by Ryan Nelsen, LSU Manship School News Service

Of the 144 seats in the Louisiana Legislature, Democrats hold 47, and even fewer of those members espouse progressive ideas. 

At the federal level, progressives like Sen. Bernie Sanders advocate for higher minimum wages, universal health care and criminal justice reform and expect to make some headway toward their goals under the Biden administration. But in red Louisiana, the few progressives often find themselves having to moderate their stances as their ideas rarely make it through the Republican-run Legislature. 

Most of the dozen or so most progressive members belong to the Louisiana Legislative Black Caucus and represent lower-to-middle income parts of the state’s biggest cities.  

“There’s a lot of lobbyists representing special interests, but the people of Louisiana don’t have anyone representing them at the table,” said Rep. Matthew Willard, D-New Orleans. “There’s no high-paid lobbyists representing the people.”

Willard was elected in 2019, as was Rep. Mandie Landry, D-New Orleans, another progressive. 

“A lot of members in Baton Rouge — I think they just don’t understand me,” she said. “I’m like an alien to them.”

In the legislative session that started April 12. Willard is pushing for easier access to midwives to help bring down the state’s high maternal and infant mortality rates. He also wants to establish a state income tax credit for parents with children under 18. 

The progressives also support other proposals, like increasing the minimum wage, that would benefit the White working class, even though many of its members vote Republican. They also are seeking changes in the criminal justice system and hoping to bring more voters over to their side. 


The division between moderate Democrats and progressives recently appeared on the federal level when eight Senate Democrats voted against a proposal in Washington to raise the federal minimum wage to $15 an hour. Louisiana is one of five states that does not have a minimum wage set at the state level, and the federal one has not risen since 2009.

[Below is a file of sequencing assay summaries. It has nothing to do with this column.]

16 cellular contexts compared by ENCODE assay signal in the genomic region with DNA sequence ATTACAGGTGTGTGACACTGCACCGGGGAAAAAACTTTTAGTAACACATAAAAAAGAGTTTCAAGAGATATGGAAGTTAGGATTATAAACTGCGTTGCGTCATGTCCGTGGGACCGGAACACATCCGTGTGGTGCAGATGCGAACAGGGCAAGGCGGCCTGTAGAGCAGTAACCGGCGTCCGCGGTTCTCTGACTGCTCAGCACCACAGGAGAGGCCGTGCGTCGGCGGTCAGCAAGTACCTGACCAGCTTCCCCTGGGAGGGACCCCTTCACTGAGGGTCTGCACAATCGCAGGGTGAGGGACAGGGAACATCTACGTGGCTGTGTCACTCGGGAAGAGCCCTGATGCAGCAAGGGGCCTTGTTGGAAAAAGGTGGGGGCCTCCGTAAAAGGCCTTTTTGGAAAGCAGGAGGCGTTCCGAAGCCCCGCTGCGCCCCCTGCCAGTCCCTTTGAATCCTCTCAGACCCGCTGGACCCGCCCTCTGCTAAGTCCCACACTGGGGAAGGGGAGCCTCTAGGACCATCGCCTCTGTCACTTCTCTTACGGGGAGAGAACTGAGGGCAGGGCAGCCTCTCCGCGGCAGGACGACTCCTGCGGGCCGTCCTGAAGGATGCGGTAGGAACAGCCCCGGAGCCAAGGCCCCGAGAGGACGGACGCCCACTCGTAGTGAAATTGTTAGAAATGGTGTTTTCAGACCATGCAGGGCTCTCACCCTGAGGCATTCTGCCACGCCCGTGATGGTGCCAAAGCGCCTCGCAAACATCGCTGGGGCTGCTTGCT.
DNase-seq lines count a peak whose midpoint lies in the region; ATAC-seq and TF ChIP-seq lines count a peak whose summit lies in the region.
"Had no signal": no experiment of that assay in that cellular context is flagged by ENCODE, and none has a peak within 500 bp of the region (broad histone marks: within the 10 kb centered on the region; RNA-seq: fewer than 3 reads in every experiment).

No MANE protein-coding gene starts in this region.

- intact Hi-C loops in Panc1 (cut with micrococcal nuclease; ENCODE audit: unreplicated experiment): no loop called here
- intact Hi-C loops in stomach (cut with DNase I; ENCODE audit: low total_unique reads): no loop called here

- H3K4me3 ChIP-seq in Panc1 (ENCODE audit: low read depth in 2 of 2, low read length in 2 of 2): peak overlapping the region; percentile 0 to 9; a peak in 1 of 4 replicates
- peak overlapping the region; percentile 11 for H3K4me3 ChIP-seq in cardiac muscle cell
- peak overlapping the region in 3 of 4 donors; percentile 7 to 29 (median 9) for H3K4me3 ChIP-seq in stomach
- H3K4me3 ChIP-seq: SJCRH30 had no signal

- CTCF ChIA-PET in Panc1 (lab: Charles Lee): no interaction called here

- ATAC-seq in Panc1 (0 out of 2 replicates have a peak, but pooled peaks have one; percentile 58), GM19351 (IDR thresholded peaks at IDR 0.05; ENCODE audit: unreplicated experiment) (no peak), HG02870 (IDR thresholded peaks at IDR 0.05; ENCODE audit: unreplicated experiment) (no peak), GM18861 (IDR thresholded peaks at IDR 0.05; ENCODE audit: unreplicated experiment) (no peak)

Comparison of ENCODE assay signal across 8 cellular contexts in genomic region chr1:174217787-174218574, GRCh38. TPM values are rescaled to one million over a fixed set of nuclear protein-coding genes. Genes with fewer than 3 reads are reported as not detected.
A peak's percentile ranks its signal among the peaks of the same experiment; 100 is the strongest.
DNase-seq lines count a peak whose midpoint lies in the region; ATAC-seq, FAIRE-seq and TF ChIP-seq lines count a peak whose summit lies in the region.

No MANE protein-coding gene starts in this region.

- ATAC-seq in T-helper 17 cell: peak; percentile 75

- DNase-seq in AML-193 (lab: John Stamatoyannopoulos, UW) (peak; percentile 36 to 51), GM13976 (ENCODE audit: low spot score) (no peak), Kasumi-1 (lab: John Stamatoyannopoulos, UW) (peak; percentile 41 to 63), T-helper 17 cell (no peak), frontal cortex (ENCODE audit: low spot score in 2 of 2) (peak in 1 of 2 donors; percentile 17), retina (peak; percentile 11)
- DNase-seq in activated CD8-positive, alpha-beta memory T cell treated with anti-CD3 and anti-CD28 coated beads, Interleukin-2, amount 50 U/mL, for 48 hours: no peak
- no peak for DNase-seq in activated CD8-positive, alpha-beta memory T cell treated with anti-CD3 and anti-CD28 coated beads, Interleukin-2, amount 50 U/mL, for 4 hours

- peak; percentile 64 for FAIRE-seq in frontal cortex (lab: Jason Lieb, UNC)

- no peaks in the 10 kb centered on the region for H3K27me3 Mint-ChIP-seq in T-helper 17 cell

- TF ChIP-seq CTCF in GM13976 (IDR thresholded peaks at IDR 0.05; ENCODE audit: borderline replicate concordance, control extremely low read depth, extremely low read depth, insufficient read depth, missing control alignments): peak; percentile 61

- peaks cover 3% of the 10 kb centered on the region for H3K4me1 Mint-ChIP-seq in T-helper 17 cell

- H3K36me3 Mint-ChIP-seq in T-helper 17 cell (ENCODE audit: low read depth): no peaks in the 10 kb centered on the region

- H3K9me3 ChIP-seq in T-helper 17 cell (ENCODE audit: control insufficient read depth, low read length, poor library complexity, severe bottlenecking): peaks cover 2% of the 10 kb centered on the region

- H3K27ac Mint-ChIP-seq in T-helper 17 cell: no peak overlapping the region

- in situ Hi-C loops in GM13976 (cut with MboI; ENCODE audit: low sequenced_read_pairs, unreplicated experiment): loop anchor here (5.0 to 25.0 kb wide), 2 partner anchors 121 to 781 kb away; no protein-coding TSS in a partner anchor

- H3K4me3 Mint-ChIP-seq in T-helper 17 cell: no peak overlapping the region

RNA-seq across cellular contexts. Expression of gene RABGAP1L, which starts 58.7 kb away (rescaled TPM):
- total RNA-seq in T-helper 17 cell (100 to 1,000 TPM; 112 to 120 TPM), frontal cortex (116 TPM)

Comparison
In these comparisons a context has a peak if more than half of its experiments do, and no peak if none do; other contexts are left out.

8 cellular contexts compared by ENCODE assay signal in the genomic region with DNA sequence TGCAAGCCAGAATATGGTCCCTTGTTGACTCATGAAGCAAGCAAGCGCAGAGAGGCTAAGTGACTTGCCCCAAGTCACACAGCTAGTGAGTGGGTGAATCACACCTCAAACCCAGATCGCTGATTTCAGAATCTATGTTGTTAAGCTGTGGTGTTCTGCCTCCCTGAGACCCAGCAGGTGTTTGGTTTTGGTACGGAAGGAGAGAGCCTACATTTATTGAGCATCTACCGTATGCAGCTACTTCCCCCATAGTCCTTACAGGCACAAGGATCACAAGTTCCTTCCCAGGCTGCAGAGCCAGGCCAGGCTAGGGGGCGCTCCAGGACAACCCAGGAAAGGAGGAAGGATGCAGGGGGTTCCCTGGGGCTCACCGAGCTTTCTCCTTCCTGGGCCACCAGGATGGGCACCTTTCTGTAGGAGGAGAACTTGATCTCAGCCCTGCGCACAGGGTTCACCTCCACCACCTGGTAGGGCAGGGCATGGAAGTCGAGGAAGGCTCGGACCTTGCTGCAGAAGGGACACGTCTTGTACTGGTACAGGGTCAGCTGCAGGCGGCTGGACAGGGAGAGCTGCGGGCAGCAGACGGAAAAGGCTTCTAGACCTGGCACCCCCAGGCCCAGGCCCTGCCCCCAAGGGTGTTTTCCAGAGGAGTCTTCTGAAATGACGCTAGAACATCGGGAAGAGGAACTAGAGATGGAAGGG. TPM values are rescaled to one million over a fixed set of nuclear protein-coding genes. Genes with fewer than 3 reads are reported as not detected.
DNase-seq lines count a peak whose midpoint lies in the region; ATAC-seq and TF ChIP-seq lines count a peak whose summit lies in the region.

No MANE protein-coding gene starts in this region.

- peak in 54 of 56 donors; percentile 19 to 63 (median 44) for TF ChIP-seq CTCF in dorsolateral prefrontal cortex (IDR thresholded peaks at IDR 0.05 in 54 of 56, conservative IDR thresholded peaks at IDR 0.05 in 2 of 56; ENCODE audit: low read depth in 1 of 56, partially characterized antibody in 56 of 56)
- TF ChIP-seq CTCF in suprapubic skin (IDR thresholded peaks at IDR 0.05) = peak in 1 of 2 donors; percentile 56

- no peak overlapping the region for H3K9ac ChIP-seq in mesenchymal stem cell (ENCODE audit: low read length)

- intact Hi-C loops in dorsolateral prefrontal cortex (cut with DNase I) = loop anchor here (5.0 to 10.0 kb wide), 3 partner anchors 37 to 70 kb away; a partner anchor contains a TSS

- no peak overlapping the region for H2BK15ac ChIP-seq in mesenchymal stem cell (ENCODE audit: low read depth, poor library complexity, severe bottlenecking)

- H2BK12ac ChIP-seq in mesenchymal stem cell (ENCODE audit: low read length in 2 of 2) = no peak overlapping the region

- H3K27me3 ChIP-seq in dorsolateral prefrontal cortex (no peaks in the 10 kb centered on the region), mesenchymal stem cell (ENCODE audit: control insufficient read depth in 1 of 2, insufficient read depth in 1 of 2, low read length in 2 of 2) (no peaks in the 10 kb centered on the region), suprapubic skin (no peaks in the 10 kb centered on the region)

“About half of Louisiana’s workforce would have seen a pay increase if the federal minimum wage would have increased to $15 an hour,” Willard said. Louisiana defaults to the federal minimum wage of $7.25 an hour, a fact that Willard said is “totally unacceptable.”

Rep. Royce Duplessis, D-New Orleans, said a low minimum wage creates negative societal impacts. 

“To me it seems to make more sense that we would want to ensure that people have a living wage, so they can work one good job to take care of family, be at home in the evening and help with homework or help with Little League, so that kids aren’t out breaking into cars,” he said. 

Gov. John Bel Edwards has tried several times to establish a state minimum wage as high as $10 an hour but has failed to get the votes given GOP opposition. He plans to try again this year, but Landry does not think he will succeed. 

“I think it’s more likely going to happen on a federal level, especially with the Democrat majorities. I just don’t see it happening in our state,” she said.

Jan Moller, executive director of the nonprofit Louisiana Budget Project, said that polls since 2012 have shown broad support across party lines, age and race in Louisiana for raising the minimum wage. But the bill usually dies in the House Labor Committee, where lobbyists from the restaurant and other low-wage industries oppose it.